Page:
Eat Local Challenge
This is a great idea taken from Local First (www.localfirst.com), about a challenge to support your community by eating local. We fully promote this concept, and encourage all of you to take the “eat local challenge” in Seattle. This simple idea, if done by enough of you, would have such an amazing impact on our economy and environment in Seattle, and would truly be a fun experiment! Leave us your feedback, we would love to hear from you!
What is the Eat Local Challenge?
Did you know that the average ingredient in a North American meal travels over 1,500 miles to reach your plate? People all over the United States are starting to realize what that distance means in terms of food freshness, fuel usage and farming. We challenge you to spend two weeks eating locally (and to compare the taste and price of locally grown food to stuff grown over 1,500 miles away).
What do you mean by “local”?
We mean consciously choosing to eat foods that are grown close to your home. Many people around the country use 100 miles as their definition of “local.” We tend to think of local as “as close to home as possible.” To discover where to find local foods, checkout our site as well as your local farmers markets.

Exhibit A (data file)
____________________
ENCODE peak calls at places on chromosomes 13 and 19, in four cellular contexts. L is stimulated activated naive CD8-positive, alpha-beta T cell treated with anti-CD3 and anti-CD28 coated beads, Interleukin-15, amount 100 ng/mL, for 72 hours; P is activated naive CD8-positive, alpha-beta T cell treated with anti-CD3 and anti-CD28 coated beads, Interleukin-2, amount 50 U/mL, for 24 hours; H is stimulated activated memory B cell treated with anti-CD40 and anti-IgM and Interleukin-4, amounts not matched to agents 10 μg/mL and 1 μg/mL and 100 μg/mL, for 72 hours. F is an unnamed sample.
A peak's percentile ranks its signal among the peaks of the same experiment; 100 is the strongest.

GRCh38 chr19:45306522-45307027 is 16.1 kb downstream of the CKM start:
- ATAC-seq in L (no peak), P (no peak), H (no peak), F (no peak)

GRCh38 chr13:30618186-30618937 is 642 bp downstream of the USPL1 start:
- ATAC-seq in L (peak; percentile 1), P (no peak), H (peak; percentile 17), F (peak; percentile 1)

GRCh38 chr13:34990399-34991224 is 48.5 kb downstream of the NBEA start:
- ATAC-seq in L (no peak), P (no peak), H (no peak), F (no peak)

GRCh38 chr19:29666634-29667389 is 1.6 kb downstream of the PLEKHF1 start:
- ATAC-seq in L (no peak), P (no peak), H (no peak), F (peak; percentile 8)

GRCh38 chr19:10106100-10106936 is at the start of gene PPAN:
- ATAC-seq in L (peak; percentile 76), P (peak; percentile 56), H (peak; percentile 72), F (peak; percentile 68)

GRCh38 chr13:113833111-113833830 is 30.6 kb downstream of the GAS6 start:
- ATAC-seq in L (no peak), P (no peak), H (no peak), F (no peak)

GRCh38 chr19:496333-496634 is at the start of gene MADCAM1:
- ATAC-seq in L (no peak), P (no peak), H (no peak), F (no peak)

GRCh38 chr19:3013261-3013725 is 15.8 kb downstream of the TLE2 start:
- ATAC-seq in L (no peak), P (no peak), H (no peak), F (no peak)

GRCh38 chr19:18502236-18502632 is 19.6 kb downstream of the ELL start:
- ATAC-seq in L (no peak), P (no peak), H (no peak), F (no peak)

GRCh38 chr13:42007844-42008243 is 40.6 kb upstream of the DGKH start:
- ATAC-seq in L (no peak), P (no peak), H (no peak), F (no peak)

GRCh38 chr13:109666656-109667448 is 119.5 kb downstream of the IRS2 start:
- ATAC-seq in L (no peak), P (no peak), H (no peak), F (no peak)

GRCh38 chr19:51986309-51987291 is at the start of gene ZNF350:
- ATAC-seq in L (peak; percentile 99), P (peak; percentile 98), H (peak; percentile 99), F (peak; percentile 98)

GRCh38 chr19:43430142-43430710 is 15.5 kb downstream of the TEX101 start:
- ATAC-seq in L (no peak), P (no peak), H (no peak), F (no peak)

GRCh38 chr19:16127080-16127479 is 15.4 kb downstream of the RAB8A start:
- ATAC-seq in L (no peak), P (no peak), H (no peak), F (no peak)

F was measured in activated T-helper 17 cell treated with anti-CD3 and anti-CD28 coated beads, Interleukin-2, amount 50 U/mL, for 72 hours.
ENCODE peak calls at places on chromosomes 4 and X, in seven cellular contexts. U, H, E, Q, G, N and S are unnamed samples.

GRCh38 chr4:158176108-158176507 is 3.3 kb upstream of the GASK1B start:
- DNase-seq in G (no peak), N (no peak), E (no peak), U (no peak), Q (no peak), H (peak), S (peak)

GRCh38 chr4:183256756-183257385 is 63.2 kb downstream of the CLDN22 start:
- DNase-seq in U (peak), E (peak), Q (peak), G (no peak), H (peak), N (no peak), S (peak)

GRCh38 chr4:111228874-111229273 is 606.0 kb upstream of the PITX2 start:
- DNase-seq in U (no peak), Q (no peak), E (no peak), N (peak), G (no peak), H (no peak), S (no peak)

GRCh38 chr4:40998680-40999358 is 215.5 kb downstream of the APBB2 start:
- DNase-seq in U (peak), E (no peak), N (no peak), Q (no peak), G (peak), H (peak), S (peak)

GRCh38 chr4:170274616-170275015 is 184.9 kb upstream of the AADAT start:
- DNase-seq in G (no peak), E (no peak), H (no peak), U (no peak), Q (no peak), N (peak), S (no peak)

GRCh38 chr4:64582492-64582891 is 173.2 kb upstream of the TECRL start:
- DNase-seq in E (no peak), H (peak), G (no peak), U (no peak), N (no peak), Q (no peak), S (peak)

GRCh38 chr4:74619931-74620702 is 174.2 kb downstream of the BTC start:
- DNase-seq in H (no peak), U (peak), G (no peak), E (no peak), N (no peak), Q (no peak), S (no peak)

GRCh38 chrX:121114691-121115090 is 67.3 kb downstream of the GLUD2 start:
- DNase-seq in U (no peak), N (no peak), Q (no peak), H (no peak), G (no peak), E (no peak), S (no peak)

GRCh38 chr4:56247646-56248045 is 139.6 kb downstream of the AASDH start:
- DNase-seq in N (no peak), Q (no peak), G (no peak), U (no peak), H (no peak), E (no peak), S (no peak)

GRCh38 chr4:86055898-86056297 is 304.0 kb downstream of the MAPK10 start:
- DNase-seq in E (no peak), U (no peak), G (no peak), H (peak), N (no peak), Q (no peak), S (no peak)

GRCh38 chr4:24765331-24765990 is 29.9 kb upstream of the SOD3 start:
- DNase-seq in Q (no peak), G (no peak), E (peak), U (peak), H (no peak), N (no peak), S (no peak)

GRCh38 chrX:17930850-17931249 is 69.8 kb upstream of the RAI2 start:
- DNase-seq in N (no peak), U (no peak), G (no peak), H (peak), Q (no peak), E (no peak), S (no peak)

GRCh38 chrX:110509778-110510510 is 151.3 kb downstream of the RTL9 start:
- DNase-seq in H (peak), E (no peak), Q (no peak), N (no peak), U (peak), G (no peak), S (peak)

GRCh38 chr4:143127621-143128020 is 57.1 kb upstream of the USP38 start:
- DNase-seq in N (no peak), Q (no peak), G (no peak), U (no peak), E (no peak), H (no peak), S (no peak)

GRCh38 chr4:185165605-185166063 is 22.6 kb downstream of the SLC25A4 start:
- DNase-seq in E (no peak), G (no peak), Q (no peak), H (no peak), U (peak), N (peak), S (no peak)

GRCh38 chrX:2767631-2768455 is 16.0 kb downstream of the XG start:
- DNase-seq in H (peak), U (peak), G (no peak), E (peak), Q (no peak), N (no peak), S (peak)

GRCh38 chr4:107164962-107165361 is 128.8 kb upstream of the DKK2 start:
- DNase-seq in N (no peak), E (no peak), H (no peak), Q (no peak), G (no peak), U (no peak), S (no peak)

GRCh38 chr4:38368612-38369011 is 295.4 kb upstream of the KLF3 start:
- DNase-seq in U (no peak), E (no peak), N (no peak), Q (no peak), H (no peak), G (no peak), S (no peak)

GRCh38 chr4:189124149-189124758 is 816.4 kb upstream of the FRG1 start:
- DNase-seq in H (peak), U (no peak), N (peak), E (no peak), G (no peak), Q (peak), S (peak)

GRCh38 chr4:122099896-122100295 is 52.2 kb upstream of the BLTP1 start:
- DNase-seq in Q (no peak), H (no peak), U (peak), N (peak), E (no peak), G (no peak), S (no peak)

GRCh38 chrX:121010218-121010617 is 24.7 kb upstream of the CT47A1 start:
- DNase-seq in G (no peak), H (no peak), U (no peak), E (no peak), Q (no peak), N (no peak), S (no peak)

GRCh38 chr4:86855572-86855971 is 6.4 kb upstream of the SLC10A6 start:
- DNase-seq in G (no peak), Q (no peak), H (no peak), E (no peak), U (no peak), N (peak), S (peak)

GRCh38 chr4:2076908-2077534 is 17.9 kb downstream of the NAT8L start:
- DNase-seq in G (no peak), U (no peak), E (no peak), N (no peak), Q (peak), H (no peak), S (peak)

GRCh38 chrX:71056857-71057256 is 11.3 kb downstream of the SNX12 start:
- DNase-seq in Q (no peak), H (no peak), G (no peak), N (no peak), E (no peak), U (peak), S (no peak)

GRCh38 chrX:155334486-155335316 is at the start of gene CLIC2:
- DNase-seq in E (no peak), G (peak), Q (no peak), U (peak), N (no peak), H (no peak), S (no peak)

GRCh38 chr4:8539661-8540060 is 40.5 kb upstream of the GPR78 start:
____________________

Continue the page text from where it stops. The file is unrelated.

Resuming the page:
Why should I eat local food?
You should eat local food because it tastes better, because it can be less expensive, because its takes less fuel to transport it and because eating local food keeps more money in our community. Did you know that 73% more money stays in our community and re-circulates when you support locally owned businesses? (This includes locally owned farms, stores and restaurants.)
How can I get involved in the Eat Local Challenge?
Take the Eat Local Challenge by deciding to eat locally for two weeks or, if two weeks seems too intimidating, take the challenge for just a few days. Share your experiences (tasty new discoveries, unexpected challenges, etc.) in our blog, throw an Eat Local Party for your friends, visit one of our participating businesses to partake in their local goods.
Posted by: Dana Silverman